this matrix is well known in numerical linear algebra and it goes by the name of Krylov matrix of order associated with and , we will often refer to such matrix simply by writing . More information regarding Krylov matrix could be found in Trefethen, Lloyd N., and David Bau III. *Numerical linear algebra*. Vol. 50. Siam, 1997, for now we are only concerned with the fact that is the projection of matrix in the Krylov subspace defined as the subspace spanned by the vectors: . What we have just said will lead to the following result:

**Proposition**

Let , if is the Krylov matrix of order associated with and then the following equation is verified:

with be the Hessenberg representation produced by Arnoldi iterations, with , and with being the decomposition of .

Now a very legitimate question arises, why the Schur decomposition was discarded as a method to produce a zeros filled representation of being too cost full in favor of the Arnoldi iterations that in the form presented until now still have cost . This question shine a light over the true beauty of Arnoldi iterations, its iterative nature. What we mean when we speak about iterative nature is the fact that if we stop the Arnoldi method before computing the vector we have built the Hessenberg matrix and such that the following equation is verified:

In the next section we will discuss the reason why to solve the problem presented in the Introduction, ie computing , could be enough to study the matrix with . Clearly studying the matrix , with , imply that working with an approximation of such that the cost need to represent this approximation in a zeros filled form is , and . To simplify the discussion we will refer as Arnoldi decomposition of order to:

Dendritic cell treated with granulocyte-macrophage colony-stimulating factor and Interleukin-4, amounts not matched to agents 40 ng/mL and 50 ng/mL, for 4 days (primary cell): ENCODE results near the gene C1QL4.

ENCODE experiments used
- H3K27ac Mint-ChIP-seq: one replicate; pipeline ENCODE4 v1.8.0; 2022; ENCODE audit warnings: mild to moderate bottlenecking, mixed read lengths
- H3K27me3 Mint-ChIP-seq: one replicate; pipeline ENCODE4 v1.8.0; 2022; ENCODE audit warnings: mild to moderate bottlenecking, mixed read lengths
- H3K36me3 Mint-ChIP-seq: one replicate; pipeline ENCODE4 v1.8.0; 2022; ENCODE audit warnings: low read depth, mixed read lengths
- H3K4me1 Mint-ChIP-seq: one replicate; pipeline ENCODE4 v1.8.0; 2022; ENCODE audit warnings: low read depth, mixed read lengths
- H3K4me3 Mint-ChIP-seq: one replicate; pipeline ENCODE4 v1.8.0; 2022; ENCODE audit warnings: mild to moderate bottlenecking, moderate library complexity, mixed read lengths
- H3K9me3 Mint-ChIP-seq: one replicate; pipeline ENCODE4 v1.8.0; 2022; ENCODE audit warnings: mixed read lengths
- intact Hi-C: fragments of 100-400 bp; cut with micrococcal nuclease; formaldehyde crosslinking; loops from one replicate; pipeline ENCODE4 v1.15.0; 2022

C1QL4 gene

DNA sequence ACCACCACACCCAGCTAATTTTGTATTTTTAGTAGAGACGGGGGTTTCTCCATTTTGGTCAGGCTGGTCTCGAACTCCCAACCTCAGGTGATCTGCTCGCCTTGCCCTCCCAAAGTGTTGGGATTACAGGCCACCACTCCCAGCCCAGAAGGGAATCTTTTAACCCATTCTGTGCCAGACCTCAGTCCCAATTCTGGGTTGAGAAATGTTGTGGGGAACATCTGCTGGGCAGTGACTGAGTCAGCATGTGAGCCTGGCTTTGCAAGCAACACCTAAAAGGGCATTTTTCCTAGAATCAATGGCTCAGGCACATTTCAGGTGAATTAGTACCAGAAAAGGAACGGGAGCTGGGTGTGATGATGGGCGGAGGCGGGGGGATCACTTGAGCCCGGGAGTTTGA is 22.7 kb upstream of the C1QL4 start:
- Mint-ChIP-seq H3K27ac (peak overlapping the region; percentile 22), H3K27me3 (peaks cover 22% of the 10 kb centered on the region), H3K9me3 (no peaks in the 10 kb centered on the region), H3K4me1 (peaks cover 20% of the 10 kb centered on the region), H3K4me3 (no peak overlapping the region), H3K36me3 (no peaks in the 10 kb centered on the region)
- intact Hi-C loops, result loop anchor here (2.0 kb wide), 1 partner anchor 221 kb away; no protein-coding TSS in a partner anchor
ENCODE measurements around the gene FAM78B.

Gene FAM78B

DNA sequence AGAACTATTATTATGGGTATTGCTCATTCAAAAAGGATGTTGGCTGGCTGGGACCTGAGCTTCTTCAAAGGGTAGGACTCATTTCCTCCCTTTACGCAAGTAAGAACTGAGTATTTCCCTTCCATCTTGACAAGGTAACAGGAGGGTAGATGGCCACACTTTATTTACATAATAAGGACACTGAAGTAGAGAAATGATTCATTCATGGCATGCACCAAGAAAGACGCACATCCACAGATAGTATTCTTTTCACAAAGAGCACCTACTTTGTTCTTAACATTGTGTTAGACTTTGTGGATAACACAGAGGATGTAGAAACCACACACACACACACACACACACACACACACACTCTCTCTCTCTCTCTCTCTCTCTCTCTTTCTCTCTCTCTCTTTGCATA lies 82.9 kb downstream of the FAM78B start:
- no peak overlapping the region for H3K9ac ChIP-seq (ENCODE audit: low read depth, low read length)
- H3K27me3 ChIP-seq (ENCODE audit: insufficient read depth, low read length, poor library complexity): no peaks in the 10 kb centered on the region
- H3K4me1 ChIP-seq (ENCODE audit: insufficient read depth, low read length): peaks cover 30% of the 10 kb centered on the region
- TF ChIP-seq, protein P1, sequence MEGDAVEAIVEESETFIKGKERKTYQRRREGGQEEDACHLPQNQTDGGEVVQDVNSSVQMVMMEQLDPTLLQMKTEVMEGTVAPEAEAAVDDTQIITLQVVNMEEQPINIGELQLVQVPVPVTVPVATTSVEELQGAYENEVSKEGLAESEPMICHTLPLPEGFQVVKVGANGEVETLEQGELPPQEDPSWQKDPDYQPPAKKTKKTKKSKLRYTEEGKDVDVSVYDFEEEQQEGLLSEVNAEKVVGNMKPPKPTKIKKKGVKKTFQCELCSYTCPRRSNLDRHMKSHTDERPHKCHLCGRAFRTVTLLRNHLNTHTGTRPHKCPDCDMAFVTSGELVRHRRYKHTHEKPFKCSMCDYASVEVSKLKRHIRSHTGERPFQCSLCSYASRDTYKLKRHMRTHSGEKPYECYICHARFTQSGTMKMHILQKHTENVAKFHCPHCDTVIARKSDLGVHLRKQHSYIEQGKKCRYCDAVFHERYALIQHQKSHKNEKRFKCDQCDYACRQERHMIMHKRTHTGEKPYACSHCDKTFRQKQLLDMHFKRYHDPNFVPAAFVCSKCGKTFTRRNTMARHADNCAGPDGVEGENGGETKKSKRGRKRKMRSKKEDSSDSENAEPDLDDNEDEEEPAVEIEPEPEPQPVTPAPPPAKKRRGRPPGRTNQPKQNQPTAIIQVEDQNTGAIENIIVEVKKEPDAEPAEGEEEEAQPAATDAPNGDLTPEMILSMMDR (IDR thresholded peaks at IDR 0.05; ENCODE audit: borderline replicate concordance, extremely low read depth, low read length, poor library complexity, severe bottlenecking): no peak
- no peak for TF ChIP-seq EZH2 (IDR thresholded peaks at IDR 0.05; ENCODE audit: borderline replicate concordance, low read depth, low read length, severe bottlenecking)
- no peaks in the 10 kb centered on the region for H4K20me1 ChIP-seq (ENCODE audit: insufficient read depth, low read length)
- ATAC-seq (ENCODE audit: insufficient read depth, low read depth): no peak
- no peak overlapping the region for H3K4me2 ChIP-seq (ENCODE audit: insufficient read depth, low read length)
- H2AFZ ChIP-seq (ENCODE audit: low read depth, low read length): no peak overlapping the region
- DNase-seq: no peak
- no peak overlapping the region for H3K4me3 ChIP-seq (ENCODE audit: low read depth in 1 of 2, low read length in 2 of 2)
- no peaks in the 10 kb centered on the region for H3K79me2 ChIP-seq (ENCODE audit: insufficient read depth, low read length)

where and are the same as in equation previous equation. Further information regarding Arnoldi iterations could be found in Trefethen, Lloyd N., and David Bau III. *Numerical linear algebra*. Vol. 50. Siam, 1997, Watkins, David S. “Some perspectives on the eigenvalue problem.” *SIAM review* 35.3 (1993): 430-471 and Saad, Yousef. *Numerical methods for large eigenvalue problems: revised edition*. Vol. 66. Siam, 2011.

Lets consider the matrix with spectrum that verify the following chain of inequalities: , exactly the same scenario of the previous discussion. To compute the eigenvalue of we could perform an Arnoldi decomposition of order and the apply the algorithm, the question we are going to ask ourself is what happens if instead of performing an Arnoldi decomposition of order we perform an Arnoldi decomposition of order and the apply the algorithm.

The basic idea that permeate this section is the following: if we consider the Arnoldi decomposition of order , shown before, we know that it is the projection of in the Krylov subspace of order associated with and , , therefore we expect to preserve some information regarding the spectral properties of . Further more considering the structure of and the fact that when multiplying by all the components in the directions of get amplified more then others, since is the greatest eigenvalue, we expect in particular spectral information regarding to resinate in more then others. We could verify numerically that such a reasoning is working by computing the eigenvalues of and and observing that the eigenvalues approximations are not to far off and further more the approximation get closer and closer as approaches .